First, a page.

A White Figure 8.


It’s around noon and I’ve just sat down to dive into my work at PublicUs in the downtown district of Las Vegas. I can never study in total silence. I think too many thoughts at once and background noise helps drown out the voices. A man sits down in front of me digging through his things looking for a thick marker, but since he can’t find one he asks me if I have one. Actually, I’m constantly buying art supplies I never use (a symptom of my bipolar disorder), so I run out to my car and return a few minutes later with a thick art marker. I’ll always donate to the cause of art. This man shows signs of mental illness, and I can tell he probably gets people following him around a lot “checking in” with the people he interacts with, in case he’s bothering them. I understand their concern, but I tell the man who’s walked up to me to check in that it’s okay, that he isn’t bothering me. I don’t sympathize, since I myself have had a long history of mental health issues. Our interaction feels more like camaraderie.

My companion sits in front of me making jewelry out of random trinkets. He has an art box in the shape of a very large Lego. Red. He also has some kind of gemstone that’s cut nicely. “This is from my mother. I guess I should keep it with me huh? It is mother after all.” He said this as he pressed it to his palm and closed his other hand on top. Before he put it back into his Lego, he pressed it quickly against his chest.

Throughout our conversation there is a lot of muttering about various family members. Some I’m not sure are actually family, or if maybe he considers and refers to friends as family. He mentions a son, and then mentions a daughter half way through the conversation.

Midway on, a clear little glass box appears, accented by gold around the edges. My friend tells me it’s from his grandmother. He then starts to pull things out of his Lego box, placing them in between of us. It was a show and tell of colored pencils, pots of watercolor paint, matchbooks, cigarette butts (his boyfriend’s), and trinkets. Sometimes he’d say, “Oh this is yours!” And place an item closer to me (“How did it get in here I wonder?”), just to snatch it back a few minutes later (“Oh wait this is mine”). I really wanted to know how he knew certain things were mine. People (in general) tend to place strangers into imaginary worlds the moment we see them. “They look like the kind of person who would do this and wear that. They probably like to…” It’s automatic for us to create worlds for others. I think it’s a defense mechanism against the unknown, or loneliness. Maybe it was something a little like that. Or maybe I just really look like a matchbook collector.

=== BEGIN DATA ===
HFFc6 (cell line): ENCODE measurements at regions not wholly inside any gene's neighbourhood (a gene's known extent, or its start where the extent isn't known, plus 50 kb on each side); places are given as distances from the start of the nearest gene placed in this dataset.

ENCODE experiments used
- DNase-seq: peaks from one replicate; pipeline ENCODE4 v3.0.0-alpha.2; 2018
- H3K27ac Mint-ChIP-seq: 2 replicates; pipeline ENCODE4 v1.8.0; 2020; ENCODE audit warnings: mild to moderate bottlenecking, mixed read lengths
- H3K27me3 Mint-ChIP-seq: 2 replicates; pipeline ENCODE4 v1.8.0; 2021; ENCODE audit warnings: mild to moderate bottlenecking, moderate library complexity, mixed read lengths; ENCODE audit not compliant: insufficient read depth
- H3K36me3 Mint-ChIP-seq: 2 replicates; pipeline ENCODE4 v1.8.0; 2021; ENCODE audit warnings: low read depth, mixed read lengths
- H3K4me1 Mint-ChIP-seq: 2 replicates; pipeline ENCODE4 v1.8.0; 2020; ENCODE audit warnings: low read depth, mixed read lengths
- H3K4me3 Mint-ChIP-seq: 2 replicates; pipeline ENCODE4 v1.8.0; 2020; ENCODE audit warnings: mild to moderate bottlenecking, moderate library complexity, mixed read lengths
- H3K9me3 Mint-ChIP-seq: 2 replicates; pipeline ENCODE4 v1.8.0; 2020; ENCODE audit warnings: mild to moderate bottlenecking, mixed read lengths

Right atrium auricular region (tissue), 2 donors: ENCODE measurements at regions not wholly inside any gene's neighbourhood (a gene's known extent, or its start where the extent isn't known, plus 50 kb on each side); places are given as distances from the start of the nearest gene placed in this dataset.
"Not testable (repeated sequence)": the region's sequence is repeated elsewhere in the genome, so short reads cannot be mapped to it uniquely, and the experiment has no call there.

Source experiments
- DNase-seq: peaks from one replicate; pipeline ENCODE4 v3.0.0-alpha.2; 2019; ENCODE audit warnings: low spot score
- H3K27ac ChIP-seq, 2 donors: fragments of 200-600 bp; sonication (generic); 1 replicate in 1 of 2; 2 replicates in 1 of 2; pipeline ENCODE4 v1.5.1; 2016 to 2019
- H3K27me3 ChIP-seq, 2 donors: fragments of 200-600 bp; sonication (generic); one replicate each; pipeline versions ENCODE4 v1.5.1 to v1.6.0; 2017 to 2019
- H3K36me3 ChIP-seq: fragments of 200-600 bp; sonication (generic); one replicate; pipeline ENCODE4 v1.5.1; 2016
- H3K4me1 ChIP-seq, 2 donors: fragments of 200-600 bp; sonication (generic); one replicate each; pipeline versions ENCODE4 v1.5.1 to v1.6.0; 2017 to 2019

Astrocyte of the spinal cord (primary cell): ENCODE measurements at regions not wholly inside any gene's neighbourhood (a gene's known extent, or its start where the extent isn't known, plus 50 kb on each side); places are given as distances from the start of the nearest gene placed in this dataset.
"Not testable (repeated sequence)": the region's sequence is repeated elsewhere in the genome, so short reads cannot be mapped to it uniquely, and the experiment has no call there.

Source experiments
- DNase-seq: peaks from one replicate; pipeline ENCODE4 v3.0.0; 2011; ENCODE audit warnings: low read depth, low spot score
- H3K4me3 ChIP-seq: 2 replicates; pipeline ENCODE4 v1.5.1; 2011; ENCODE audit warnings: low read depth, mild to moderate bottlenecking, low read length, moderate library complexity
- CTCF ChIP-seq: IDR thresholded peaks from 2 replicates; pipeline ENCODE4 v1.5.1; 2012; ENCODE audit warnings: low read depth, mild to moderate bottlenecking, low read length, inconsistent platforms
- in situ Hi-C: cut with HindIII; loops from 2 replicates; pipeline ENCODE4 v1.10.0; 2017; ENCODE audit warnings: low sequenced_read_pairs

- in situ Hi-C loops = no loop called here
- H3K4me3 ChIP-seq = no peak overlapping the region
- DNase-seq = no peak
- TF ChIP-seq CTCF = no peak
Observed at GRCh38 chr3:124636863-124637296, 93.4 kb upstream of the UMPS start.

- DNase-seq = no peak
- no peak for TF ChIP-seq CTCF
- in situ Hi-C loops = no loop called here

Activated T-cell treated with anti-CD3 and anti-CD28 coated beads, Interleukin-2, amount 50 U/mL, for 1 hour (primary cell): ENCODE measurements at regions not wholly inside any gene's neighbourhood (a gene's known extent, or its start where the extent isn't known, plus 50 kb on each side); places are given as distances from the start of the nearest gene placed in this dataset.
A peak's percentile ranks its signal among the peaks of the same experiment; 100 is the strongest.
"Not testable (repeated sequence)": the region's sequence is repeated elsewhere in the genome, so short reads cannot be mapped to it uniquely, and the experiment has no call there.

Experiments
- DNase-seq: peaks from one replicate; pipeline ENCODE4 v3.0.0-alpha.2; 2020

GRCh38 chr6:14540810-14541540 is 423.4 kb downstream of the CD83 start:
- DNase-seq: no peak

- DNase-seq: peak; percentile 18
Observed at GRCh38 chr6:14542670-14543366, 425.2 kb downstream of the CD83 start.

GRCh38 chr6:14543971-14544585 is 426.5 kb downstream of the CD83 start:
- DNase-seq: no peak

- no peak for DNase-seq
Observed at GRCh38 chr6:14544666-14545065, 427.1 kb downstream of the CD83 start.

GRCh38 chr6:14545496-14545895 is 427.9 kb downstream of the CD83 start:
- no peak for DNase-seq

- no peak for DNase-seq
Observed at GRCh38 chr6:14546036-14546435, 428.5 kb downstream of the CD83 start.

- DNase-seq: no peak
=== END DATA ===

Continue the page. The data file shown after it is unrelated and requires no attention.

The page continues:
The moment I remember best was when my friend pulled out a light pink paint pot and placed it in the center of everything. He had been naming all the colors of the paint pots, and this one he proclaimed, “White!” And immediately put it back. The rest of the colors he named correctly. (Or maybe we’re all wrong and pink is white and white is pink.) [… We could be wrong.] Pink was white to him in any event, and no other logic really matters. His hands bore the distinctive look of an artist. He is obviously someone who deals in fidgeting and rummaging and splattered paints. Graphite dusted his palms and was crammed under his fingernails. I smiled to myself; hands that show personality are fun and easy to love.

My companion had on a very flattering tan shirt with red stripes. He told me he wants to be a hairdresser and that he was 50 years old. Actually, he doesn’t look this age at all. Though his face did look aged, his stature was that of a 25 year old man. If I had to guess, I wouldn’t have been able to pinpoint.

The artist muttered under his breath quite a lot. A trait I can relate to. I wonder if the people around him daily are dismissive by now; tired of making an effort with someone who keeps talking while not being privy to who he’s talking to. He’s talking to you, maybe, but with the air of getting his story out — just in case you forgot; in case you never met him again; in case he forgot; in case the world ends at 9:23pm tonight, Eastern Standard Time.

Our friend pulls out a book from his bag and shows it to me when I ask what it is. Its cover is long gone, and has probably been pulled from a library bin sale. He lets me take a picture so I can remember what it was. (I wonder if the highlights are his?)

“Oh look at me, I’m acting like my sister. She got locked up in the loony bin.” I blink in reply. “Ah well, I need to get my life together.” He says this as he puts everything back into the Lego for the… I lost count. At this point I know everything in the box. (Though more paint pot colors kept coming out every time and I wondered how many more there were.) I smiled at him, “I think we all need to get our lives together.” We really do.

I gestured towards my things laid out in front of me, “I need to study, though I’m glad to meet you.” “Oh! Of course! Thank you for the marker, you’ve made my day. I like you. I like you a lot. You get it.” I know what he means. Our conversation was invigorating. He gets it too. He shakes my hand, and exits the shop to have a cigarette. Before he leaves he places in front of me a little piece of shrub that’s been ripped from its parent (probably a whim while passing by the plant in question), and a tiny number 8 refrigerator magnet with no magnet left in it.

It was white.



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